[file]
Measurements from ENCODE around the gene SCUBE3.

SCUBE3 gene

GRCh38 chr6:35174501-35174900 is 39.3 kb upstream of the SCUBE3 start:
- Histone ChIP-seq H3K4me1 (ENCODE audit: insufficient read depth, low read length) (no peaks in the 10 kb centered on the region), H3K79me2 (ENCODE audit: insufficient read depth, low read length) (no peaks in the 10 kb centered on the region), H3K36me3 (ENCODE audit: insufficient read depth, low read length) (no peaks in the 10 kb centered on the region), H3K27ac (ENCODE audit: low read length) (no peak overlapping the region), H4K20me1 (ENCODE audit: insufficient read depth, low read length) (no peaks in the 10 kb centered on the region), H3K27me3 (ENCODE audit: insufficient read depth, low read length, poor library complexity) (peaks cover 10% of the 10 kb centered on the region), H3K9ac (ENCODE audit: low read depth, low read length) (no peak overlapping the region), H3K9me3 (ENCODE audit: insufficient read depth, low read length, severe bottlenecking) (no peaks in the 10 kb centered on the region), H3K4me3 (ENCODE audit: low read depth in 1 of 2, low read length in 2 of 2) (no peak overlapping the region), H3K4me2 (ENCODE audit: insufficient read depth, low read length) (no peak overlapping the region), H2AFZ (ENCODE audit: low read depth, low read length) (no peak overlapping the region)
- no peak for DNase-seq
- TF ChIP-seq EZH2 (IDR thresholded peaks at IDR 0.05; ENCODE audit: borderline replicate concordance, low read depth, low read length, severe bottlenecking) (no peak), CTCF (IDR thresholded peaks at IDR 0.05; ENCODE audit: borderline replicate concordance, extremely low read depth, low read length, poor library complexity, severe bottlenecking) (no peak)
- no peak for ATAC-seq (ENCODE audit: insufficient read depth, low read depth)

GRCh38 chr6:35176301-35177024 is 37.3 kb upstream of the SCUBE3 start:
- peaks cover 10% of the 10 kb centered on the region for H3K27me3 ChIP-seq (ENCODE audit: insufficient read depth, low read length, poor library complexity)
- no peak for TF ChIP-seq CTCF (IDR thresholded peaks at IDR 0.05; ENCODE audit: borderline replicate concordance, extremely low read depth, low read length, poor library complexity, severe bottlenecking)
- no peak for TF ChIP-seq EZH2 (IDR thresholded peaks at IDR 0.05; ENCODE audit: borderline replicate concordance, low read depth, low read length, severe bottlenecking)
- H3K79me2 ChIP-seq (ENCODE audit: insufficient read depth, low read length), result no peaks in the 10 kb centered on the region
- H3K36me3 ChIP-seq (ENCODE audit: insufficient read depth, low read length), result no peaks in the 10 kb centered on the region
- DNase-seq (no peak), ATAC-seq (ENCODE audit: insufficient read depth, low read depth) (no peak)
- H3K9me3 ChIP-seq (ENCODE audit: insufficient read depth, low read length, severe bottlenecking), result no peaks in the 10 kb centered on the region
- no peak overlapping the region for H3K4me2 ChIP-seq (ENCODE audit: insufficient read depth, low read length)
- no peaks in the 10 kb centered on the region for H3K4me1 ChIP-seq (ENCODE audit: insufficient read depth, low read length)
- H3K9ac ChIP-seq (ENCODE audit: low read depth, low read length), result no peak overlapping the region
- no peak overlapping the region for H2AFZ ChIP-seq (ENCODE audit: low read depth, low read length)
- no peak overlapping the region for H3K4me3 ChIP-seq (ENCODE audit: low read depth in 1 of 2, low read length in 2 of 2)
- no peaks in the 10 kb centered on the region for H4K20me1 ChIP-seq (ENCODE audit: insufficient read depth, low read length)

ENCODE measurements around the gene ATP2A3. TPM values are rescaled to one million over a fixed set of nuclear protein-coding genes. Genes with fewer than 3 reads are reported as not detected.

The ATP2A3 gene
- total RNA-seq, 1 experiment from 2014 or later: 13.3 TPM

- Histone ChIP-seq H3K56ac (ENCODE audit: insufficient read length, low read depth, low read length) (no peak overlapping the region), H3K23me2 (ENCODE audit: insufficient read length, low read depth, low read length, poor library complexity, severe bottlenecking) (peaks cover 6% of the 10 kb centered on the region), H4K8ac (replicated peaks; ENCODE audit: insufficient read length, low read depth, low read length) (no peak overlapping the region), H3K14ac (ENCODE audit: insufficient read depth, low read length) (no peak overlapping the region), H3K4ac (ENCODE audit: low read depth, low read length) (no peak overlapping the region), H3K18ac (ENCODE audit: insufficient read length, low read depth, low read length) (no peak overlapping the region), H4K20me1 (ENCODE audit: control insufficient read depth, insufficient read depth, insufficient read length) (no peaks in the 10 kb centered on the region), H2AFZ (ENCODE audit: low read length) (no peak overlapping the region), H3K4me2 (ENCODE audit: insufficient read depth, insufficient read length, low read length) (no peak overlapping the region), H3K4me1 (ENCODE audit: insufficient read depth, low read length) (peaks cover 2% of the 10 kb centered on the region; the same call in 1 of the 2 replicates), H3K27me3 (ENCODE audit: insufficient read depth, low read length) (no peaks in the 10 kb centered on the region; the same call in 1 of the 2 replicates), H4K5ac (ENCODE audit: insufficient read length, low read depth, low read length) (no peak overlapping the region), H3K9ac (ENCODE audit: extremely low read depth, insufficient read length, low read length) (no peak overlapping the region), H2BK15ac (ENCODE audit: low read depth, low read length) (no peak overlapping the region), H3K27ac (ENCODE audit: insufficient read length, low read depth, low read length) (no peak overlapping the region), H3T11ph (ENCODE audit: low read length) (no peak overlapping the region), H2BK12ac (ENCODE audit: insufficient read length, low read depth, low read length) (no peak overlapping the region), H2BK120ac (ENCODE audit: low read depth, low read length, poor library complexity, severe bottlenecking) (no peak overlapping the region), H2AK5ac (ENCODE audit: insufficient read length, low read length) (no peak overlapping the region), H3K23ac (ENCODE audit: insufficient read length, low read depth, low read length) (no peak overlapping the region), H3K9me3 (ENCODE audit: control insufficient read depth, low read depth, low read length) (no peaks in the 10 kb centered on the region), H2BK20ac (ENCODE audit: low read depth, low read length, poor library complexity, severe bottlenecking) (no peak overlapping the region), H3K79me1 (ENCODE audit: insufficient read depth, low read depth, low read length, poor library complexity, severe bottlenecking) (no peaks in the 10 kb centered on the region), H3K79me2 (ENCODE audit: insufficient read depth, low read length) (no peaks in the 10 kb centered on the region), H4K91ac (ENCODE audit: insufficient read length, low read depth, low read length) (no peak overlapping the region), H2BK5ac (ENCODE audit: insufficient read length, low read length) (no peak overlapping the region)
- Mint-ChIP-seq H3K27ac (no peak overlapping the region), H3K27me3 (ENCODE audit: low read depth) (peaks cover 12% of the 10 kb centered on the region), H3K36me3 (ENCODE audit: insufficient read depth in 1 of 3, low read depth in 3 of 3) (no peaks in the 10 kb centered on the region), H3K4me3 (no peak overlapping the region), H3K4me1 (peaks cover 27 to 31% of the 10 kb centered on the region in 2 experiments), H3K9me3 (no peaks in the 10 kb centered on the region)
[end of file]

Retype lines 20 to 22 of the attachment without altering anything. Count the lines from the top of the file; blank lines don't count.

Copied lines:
- no peak overlapping the region for H3K4me3 ChIP-seq (ENCODE audit: low read depth in 1 of 2, low read length in 2 of 2)
- no peaks in the 10 kb centered on the region for H4K20me1 ChIP-seq (ENCODE audit: insufficient read depth, low read length)

ENCODE measurements around the gene ATP2A3. TPM values are rescaled to one million over a fixed set of nuclear protein-coding genes. Genes with fewer than 3 reads are reported as not detected.